Promela Reference -- pointers(6)




pointers - indirect memory addressing.

There are no pointers in the basic Promela language, although there is a way to circumvent this restriction through the use of embedded C code.

The two main reasons for leaving pointers out of the basic language are efficiency and tractability. To make verification possible, the verifier needs to be able to track all data that are part of reachable system states. Spin maintains all such data, that is, local process states, local and global variables, and channel contents, in a single data structure called the system ``state vector.'' The efficiency of the Spin verifiers is in large part due to the availability of all state data within the simple, flat state vector structure, which allows each state comparison and state copying operation to be performed with a single system call.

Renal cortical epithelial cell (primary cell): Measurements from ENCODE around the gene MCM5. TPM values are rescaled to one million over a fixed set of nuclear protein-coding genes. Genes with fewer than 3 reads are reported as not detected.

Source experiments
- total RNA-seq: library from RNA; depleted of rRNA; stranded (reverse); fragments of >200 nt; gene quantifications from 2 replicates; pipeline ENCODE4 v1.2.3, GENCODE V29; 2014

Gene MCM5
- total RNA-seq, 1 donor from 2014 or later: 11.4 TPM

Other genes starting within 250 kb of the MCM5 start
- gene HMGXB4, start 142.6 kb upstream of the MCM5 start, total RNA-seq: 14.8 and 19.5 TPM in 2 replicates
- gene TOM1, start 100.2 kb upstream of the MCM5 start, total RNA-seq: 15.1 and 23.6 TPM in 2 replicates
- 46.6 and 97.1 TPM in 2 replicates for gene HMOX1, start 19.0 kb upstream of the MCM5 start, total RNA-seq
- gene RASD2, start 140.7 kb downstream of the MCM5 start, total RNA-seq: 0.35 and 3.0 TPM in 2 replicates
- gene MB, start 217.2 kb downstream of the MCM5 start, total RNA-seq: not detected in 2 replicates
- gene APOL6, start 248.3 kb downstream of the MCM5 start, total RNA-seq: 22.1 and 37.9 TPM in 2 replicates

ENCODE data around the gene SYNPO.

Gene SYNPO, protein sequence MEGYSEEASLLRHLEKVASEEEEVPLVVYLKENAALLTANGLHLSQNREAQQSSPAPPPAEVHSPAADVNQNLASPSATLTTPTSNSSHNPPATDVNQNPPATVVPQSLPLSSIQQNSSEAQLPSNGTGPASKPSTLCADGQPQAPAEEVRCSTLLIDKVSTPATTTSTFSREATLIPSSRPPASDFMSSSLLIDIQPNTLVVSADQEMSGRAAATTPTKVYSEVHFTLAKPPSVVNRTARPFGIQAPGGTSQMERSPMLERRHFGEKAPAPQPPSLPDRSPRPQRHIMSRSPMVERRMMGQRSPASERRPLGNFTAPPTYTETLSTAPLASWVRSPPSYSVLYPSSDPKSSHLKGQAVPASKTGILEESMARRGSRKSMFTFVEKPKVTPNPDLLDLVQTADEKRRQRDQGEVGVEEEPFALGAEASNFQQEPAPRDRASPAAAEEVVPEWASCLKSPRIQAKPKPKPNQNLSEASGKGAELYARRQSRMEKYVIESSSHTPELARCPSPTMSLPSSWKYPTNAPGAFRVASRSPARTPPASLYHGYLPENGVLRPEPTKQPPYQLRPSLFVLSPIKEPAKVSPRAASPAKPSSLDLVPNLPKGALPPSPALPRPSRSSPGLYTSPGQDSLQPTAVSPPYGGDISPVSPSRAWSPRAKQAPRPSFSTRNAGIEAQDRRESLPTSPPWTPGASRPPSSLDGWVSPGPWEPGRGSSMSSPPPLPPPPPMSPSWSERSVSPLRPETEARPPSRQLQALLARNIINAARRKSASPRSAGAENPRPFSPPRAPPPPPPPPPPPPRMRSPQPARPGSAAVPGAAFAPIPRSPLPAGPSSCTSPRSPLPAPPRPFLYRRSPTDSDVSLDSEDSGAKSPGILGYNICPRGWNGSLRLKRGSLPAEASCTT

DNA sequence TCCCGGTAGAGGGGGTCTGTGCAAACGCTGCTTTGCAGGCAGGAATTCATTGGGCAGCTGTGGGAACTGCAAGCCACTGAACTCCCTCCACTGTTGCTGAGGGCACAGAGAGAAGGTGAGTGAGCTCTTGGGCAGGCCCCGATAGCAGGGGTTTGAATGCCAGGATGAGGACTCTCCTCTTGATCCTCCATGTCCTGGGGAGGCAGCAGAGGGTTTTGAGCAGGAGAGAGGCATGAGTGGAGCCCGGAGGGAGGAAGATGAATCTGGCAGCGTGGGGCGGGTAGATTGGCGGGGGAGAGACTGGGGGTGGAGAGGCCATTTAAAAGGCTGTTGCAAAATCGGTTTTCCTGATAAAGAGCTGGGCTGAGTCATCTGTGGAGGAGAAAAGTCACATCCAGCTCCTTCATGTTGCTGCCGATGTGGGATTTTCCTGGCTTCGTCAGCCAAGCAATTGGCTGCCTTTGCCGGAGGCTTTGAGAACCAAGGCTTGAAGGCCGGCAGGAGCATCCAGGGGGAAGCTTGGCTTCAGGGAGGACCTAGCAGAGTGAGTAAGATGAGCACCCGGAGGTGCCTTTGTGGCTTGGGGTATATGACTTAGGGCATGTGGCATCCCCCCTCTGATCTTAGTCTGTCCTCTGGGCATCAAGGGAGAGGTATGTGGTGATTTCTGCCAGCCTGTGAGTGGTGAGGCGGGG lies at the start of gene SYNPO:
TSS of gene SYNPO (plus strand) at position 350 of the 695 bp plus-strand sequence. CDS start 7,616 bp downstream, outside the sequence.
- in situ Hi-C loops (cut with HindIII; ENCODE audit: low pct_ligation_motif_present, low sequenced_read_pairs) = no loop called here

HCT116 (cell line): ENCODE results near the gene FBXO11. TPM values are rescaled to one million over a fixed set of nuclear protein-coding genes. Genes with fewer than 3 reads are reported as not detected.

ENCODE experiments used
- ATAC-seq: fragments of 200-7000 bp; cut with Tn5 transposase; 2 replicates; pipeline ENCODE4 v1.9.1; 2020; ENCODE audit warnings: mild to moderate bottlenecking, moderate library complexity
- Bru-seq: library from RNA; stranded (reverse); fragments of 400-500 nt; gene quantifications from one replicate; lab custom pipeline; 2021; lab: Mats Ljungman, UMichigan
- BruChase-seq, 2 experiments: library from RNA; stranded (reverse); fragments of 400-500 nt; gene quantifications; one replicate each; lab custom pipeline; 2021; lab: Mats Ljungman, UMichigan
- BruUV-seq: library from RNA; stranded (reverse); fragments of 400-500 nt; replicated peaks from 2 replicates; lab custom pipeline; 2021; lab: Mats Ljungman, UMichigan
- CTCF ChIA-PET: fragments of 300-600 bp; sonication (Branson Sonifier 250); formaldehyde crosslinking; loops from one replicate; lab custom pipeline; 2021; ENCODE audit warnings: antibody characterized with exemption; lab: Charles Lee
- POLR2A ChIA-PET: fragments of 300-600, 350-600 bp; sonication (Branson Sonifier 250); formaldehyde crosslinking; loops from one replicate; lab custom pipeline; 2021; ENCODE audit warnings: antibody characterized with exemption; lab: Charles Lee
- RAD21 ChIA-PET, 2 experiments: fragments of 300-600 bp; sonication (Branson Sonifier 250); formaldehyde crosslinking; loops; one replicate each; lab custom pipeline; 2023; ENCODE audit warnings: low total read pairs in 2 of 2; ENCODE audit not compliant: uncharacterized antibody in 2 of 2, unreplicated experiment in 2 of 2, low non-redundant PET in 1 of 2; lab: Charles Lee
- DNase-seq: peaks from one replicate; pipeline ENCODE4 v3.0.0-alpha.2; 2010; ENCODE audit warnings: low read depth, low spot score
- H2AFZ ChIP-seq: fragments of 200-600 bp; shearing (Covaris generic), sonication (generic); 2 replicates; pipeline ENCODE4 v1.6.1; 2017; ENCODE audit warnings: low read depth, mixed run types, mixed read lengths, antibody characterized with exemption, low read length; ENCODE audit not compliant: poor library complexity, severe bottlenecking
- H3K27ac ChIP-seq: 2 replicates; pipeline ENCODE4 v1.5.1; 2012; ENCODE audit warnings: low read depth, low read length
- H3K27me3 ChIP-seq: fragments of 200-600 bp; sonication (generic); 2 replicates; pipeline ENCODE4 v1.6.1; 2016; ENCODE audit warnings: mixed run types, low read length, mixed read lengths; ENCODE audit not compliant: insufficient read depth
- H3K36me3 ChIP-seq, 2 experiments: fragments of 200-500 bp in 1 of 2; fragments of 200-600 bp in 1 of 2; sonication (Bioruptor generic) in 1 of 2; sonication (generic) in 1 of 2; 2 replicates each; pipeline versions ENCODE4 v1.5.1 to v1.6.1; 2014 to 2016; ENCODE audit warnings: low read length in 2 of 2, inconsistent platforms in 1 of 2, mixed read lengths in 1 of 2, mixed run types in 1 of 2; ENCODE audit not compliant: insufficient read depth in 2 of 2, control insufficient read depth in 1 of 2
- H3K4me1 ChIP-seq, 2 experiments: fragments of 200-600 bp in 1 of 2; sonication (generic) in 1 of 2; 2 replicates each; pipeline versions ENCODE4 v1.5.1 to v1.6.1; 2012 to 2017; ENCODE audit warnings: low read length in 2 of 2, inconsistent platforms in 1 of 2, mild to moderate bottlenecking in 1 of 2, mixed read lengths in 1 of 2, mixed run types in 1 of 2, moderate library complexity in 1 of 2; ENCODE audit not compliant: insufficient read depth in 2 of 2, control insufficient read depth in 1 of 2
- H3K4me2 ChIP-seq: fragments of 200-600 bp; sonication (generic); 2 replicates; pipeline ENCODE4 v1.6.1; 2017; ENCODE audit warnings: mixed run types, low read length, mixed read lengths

The performance of a Spin verifier can be measured in the number of reachable system states per second that can be generated and analyzed. In the current system, this performance is determined exclusively by the length of the state vector: a vector twice as long requires twice as much time to verify per state, and vice versa; every reduction in the length of a state vector translates into an increase of the verifier's efficiency. The cost per state is in most cases a small constant factor times the time needed to copy the bits in the state vector from one place to another (that is, the cost of an invocation of the system routine memcpy() ).

The use of data that are only accessible through pointers during verification runs requires the verifier to collect the relevant data from all memory locations that could be pointed to at any one time and copy such information into the state vector. The associated overhead immediately translates in reduced verification efficiency.

See also the use of embedded C code fragments.


Spin Online References
Promela Manual Index
Promela Grammar
Spin HomePage
(Page updated: 28 November 2004)